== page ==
resourcesABOUT MT AUTHOR GUIDELINES CLASSIFIEDS EDITORIAL CALENDAR MEDIA GUIDE MASSAGE MART SCHOOLS & EDUCATION FEEDBACK
Dysautonomia: The Medical Condition You May Already Be Treating
TCM practitioners have spent thousands of years healing patients without knowing or needing the names of their diseases as defined by allopathic medicine. We have syndrome names that are both poetic and efficient.
Going Beyond Just Feeling Good
We all know that most patients come to us for some pain complaint: neck pain, back pain, sciatica, carpal tunnel, etc. We also all know that acupuncture is a great first-line care for these issues, as well as supporting overall health and wellness.
Power to the Patient
Against a backdrop of splintered political parties, polarizations within nations, civil unrest, and distrust of established government (such as the growing anti-Washington, D.C. sentiment) comes the not-so-surprising finding that health care authorities and practitioners (with perhaps the exception of insurers) are turning over more and more powers to the individual patient.
First Annual ICD-10 Updates Take Effect
Yes, there was an update to ICD-10 codes on Oct. 1. It was a regular update to the diagnosis coding system and will take place every Oct. 1, just as it did when the ICD-9 system was in place.
Treating Peripheral Neuropathy: Multi-Faceted Approach Including Laser Therapy
Peripheral neuropathy affects at least 20 million people in the United States1 and nearly 60 percent of all people with diabetes suffer from diabetic neuropathy. Many suffer from the disorder without ever identifying the cause.
Integrative Cancer Care: Chiropractic for Chemotherapy-Induced Hiccups
Hiccups (singultus) are a frequent occurrence during cancer treatment. The cause of the hiccups may be the chemotherapy drug itself, such as Cisplatin; or the prophylactic use of corticosteroids such as Decadron, which is used to prevent nausea and/or vomiting.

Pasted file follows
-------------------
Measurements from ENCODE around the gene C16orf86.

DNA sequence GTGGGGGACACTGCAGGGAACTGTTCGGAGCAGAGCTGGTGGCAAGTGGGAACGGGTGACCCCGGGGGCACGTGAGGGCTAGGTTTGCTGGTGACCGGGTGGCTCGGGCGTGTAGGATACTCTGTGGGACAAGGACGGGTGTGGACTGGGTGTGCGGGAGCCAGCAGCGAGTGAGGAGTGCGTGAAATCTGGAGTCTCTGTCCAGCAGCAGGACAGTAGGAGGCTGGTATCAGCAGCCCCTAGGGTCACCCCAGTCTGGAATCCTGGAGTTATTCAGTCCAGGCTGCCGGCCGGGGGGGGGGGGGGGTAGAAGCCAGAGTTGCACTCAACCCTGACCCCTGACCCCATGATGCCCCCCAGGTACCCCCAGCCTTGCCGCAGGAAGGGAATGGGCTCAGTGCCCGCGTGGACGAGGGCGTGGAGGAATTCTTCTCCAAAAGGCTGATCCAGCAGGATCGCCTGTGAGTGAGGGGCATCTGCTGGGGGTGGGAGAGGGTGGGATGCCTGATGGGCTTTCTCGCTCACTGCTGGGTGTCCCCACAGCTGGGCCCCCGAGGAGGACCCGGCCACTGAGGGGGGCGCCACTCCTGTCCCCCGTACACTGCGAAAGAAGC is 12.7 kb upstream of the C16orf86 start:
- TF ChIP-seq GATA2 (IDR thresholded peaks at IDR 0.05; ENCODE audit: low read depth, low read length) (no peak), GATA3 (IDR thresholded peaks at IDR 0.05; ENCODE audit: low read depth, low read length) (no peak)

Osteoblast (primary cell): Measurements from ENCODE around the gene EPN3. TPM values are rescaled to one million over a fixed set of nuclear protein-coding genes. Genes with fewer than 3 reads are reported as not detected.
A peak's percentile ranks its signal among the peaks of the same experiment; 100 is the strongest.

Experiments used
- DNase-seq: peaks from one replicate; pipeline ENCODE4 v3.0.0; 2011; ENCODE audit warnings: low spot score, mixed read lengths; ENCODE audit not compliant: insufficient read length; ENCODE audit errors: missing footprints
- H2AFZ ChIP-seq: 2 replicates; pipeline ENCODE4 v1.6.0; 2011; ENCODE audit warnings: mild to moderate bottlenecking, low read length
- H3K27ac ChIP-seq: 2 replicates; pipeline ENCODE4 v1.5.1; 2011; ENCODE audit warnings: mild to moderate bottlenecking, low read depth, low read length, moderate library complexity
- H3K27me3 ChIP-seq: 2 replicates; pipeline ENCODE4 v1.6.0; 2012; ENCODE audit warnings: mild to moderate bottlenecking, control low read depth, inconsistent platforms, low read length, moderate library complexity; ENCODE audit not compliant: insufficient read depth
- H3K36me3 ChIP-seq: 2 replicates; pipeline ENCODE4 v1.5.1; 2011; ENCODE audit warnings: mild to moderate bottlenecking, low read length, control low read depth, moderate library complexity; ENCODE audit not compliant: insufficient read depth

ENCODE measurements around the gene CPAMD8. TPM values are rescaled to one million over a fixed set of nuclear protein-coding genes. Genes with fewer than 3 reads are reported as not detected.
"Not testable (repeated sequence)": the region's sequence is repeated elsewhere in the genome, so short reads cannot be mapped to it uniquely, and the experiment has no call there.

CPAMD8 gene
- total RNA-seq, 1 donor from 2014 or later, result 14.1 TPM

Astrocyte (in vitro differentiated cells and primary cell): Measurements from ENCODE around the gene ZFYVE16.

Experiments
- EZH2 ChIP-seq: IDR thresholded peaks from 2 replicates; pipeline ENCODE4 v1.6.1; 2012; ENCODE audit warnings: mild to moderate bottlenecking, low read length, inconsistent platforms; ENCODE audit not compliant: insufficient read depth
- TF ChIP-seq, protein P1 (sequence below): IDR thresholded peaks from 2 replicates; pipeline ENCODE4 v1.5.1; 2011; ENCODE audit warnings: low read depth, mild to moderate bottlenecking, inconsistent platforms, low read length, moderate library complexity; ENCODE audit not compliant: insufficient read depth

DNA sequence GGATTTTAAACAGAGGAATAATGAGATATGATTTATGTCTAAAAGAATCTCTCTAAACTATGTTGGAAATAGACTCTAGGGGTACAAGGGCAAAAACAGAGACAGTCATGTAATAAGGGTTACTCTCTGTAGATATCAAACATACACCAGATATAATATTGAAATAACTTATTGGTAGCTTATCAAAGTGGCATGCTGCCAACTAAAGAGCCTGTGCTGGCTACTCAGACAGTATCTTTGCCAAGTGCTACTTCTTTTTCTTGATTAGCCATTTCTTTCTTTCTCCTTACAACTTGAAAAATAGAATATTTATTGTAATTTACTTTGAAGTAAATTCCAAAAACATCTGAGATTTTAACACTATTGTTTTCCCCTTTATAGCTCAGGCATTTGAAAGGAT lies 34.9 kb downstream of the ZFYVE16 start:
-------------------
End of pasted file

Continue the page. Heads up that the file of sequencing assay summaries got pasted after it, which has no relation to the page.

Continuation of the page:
Upgrade to "Parker 2.0" in Las Vegas
Continuing your education and refining your practice: two key elements of a successful chiropractic career. Parker Seminars promises both as it celebrates its 65th anniversary in Las Vegas next February, according to Parker University President, Dr. William Morgan, and seminar consultant Dr. Mark Sanna.
National Board Apologizes for Testing Issues
The National Board of Chiropractic Examiners (NBCE) has issued a formal apology following a series of computer-based testing malfunctions that impacted two separate examinations (March and June 2016) and caused "widespread confusion and frustration" to the nearly 1,500 examinees taking the tests.
Decoding the Mystery of Medical Insurance Acceptance
In the constantly evolving profession of acupuncture, one of the least understood areas is medical insurance acceptance. The profession is filled with controversy surrounding this topic: Is it ethical?
Treatment Success at the Won Institute
According to the World Health Organization's 2003 report titled, "Acupuncture: Review and Analysis of Controlled Clinical Trials," acupuncture has been shown to improve many physical, emotional, and mental conditions.
Getting Paid by Medicare Is Getting a Major Adjustment
The 2015 Medicare Access and CHIP Reauthorization Act (MACRA) was signed into law to implement a new approach to clinician payments and replace the Sustainable Growth Rate formula.
Natural Cancer Prevention: Pomegranate for the Prostate
In recent years, the ingestion of pure pomegranate juice (8 ounces per day) has been shown in clinical studies with human subjects to slow, and to some degree, reverse, the progression of prostate cancer – the second leading cause of cancer death in North American men.
ITB Syndrome: Treat the Tensor Fascia Latae